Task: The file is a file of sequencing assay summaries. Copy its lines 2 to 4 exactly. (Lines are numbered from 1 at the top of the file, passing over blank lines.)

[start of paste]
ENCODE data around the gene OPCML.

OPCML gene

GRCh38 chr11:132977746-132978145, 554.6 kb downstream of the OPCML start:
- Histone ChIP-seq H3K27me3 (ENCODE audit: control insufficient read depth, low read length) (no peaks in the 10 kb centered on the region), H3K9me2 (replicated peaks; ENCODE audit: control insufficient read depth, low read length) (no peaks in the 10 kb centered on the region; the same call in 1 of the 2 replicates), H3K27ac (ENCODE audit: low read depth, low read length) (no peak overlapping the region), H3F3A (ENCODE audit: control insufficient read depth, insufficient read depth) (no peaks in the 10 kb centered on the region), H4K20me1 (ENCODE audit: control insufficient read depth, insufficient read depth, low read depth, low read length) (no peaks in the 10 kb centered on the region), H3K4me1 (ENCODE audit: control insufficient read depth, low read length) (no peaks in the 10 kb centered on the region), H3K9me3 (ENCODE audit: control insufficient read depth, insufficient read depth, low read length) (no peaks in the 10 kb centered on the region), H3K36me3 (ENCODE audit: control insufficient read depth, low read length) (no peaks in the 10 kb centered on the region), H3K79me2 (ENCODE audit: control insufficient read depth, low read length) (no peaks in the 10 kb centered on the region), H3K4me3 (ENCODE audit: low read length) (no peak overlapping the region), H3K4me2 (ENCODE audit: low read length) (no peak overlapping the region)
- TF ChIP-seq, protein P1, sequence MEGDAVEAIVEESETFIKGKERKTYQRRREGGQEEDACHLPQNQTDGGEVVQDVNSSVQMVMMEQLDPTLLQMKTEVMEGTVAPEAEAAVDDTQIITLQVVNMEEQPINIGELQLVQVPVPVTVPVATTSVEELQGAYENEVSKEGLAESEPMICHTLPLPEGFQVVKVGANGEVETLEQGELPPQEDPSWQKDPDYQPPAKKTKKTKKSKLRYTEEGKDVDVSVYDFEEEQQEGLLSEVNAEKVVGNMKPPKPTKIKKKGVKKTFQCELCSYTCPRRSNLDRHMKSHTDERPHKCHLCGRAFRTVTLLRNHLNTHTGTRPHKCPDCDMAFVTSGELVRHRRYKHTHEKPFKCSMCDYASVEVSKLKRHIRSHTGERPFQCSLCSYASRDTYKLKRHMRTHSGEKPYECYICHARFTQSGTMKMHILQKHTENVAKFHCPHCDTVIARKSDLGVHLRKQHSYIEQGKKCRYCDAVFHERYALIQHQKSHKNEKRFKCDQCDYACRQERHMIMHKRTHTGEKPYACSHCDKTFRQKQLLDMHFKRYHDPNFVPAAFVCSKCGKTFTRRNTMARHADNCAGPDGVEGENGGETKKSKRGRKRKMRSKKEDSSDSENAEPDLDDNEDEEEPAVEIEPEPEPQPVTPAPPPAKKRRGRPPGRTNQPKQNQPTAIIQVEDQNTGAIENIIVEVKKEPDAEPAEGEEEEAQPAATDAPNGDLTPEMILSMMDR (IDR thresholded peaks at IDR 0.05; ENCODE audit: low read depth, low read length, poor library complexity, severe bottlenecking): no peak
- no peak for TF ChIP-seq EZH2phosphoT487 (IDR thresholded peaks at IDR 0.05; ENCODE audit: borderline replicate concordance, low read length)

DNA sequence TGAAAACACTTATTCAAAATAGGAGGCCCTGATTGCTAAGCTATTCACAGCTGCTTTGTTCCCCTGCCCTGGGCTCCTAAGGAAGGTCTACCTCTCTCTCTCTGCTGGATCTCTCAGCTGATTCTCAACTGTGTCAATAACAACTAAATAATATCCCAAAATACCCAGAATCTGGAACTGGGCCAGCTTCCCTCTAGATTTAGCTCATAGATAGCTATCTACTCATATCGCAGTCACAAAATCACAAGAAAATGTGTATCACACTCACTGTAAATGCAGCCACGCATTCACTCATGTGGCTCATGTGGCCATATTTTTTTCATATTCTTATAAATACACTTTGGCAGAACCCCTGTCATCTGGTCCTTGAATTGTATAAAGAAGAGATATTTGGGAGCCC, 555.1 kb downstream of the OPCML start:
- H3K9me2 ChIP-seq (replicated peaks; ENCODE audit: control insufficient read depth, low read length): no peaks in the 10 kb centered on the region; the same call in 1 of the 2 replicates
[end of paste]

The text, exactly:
OPCML gene

GRCh38 chr11:132977746-132978145, 554.6 kb downstream of the OPCML start:
- Histone ChIP-seq H3K27me3 (ENCODE audit: control insufficient read depth, low read length) (no peaks in the 10 kb centered on the region), H3K9me2 (replicated peaks; ENCODE audit: control insufficient read depth, low read length) (no peaks in the 10 kb centered on the region; the same call in 1 of the 2 replicates), H3K27ac (ENCODE audit: low read depth, low read length) (no peak overlapping the region), H3F3A (ENCODE audit: control insufficient read depth, insufficient read depth) (no peaks in the 10 kb centered on the region), H4K20me1 (ENCODE audit: control insufficient read depth, insufficient read depth, low read depth, low read length) (no peaks in the 10 kb centered on the region), H3K4me1 (ENCODE audit: control insufficient read depth, low read length) (no peaks in the 10 kb centered on the region), H3K9me3 (ENCODE audit: control insufficient read depth, insufficient read depth, low read length) (no peaks in the 10 kb centered on the region), H3K36me3 (ENCODE audit: control insufficient read depth, low read length) (no peaks in the 10 kb centered on the region), H3K79me2 (ENCODE audit: control insufficient read depth, low read length) (no peaks in the 10 kb centered on the region), H3K4me3 (ENCODE audit: low read length) (no peak overlapping the region), H3K4me2 (ENCODE audit: low read length) (no peak overlapping the region)